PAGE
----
|All-Male Vagabond Performance|
|Namsadangnori (남사당놀이) generally refers to performances staged by Namsadangpae (남사당패), a vagabond troupe of 40 or more male performers. After the Joseon Dynasty, Namsadangpae troupes performed nationwide and were especially popular until the 1920s. Playing vital roles in the production were the kkokdusoe (leader), hwaju (performance planner), tteunsoe (music/dance planner), gayeol (performers), ppiri (trainees) and porters.
Namsadangnori was a tradition rooted in the experience of the common people, and performances were staged especially for them. Musicians and dancers could relieve the grief of the poor and disenfranchised, while criticizing the immorality of the yangban (noble class) through their sarcastic humor. Namsadangnori were thus staged in rural areas or outside of town, where the gentry would not see them. Weather permitting, performances were held outdoors from spring till late autumn.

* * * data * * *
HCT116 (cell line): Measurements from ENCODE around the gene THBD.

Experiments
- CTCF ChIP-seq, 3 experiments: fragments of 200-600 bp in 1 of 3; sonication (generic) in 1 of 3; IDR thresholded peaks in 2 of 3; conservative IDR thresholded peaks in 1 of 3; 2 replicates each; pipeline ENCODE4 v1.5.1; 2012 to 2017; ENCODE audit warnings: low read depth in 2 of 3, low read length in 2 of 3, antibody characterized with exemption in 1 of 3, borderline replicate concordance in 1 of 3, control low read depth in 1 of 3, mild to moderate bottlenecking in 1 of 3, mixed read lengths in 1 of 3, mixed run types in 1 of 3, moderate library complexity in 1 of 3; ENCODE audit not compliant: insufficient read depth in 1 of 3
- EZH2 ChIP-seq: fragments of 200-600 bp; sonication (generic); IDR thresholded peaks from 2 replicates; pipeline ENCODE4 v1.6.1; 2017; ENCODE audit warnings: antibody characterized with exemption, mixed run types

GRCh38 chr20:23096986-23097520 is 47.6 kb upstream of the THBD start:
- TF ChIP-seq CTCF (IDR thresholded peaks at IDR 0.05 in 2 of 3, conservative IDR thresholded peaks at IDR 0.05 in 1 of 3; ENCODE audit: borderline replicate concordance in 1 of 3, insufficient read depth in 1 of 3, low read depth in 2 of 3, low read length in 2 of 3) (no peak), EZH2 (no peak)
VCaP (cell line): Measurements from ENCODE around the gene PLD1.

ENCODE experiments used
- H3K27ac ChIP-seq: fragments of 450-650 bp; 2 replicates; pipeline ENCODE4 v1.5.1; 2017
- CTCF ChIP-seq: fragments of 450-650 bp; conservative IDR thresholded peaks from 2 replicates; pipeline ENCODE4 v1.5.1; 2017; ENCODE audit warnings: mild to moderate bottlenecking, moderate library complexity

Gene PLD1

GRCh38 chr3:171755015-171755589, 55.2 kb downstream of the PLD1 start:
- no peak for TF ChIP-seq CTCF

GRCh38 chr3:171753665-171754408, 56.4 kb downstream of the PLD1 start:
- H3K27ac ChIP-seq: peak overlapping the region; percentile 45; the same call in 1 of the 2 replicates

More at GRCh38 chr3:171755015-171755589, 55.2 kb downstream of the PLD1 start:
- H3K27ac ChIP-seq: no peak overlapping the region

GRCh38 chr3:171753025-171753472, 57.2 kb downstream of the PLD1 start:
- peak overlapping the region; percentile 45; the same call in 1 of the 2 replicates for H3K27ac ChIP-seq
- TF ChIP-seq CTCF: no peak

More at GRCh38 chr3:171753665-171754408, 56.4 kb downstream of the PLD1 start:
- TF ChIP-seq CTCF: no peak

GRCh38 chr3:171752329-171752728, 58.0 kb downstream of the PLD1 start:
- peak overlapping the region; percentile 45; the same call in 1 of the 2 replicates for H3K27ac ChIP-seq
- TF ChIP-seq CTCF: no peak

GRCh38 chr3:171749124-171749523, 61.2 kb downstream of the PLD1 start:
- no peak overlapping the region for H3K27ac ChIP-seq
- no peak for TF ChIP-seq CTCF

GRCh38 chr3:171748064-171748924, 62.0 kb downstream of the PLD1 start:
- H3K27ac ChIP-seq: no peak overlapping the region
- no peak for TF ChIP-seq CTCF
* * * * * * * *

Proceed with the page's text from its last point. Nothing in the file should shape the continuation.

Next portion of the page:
|How It’s Performed|
|The Namsadangnori repertoire consisted of various types of music and dance: pungmul, beona, salpan, eoreum, deotboegi, and deolmi. Pungmul, a type of farm music (nongak) performed in rural communities, is played on traditional Korean wind and percussion instruments accompanied by dance and acrobatic performances. It functions as a call for the audience to gather for the performance. Lately Samulnori is quite well known, and it should be noted that Samulnori is a kind of pungmul that was adapted to be performed on stage. Beona is similar to the Chinese traditional dance in which a large plate is spun on the end of a stick. Salpan is similar to modern-time gymnastics, in which performers do various tumbling stunts.
Tightrope walking, or eoreum, comes from the Korean word for ice, which is an indication of how difficult the practice is. Deotboegi is a type of mask dance. Finally, deolmi is a puppet performance. Several types of deolmi were popular at the time: kkokdugaksi noreum, bakcheomji noreum, and hongdongji noreum. Of those, kkokdugaksi noreum is still performed today. Namsadangnori is the last vestige of Korea’s traditional puppet tradition, and thus holds great historical significance. These performances are said to have started around 9 pm in the evening and lasted for 6 or 7 hours until 3 or 4 in the morning.
This precious traditional dance was designated as an Important Intangible Cultural Property of Korea in 1964, and went on to become a UNESCO Intangible Heritage of Humanity in 2009.
● Where to find Namsadangnori performance
☞ Anseong Namsadang Regular Saturday Performances
☞ Official site: www.namsadangnori.org/index.htm (English)